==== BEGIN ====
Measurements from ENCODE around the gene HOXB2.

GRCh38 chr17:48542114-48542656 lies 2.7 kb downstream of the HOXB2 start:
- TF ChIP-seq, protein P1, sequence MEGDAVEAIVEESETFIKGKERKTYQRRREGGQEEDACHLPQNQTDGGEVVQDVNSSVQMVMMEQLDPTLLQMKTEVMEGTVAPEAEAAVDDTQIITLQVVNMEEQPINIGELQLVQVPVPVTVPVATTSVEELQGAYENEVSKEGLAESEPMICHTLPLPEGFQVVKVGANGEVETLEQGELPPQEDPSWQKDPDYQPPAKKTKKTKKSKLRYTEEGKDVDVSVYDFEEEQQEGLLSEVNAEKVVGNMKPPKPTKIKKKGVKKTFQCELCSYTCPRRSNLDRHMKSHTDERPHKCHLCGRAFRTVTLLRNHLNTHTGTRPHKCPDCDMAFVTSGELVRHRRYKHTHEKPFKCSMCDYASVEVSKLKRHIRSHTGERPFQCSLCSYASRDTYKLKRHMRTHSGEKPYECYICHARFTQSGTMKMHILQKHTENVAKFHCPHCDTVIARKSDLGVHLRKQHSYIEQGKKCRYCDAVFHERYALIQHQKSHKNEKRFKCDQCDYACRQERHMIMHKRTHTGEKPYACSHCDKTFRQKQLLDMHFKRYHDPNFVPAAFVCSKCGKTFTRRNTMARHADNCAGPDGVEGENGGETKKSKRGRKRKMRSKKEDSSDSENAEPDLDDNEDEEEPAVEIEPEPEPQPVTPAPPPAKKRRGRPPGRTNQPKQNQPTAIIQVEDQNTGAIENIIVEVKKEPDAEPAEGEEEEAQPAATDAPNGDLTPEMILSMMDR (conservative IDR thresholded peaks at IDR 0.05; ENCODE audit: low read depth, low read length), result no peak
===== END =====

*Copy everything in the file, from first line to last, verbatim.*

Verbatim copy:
Measurements from ENCODE around the gene HOXB2.

GRCh38 chr17:48542114-48542656 lies 2.7 kb downstream of the HOXB2 start:
- TF ChIP-seq, protein P1, sequence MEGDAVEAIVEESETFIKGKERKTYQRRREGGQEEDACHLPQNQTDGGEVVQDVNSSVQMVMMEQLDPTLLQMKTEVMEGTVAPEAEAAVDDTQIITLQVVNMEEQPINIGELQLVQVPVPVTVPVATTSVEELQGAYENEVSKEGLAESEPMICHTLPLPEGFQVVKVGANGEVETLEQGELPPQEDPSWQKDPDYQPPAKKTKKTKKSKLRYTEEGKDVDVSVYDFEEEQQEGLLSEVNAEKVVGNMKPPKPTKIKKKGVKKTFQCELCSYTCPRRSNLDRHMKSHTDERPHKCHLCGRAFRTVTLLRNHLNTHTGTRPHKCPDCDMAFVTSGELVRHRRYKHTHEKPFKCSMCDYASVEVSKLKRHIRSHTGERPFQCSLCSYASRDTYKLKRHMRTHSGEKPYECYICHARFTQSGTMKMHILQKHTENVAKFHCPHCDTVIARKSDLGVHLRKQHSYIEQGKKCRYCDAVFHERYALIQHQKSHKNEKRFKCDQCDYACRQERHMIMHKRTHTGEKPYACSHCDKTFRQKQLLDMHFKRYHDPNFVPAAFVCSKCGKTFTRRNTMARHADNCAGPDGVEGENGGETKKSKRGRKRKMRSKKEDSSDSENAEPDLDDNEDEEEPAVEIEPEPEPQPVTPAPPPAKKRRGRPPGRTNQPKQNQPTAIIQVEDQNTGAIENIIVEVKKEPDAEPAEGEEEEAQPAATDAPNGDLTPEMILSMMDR (conservative IDR thresholded peaks at IDR 0.05; ENCODE audit: low read depth, low read length), result no peak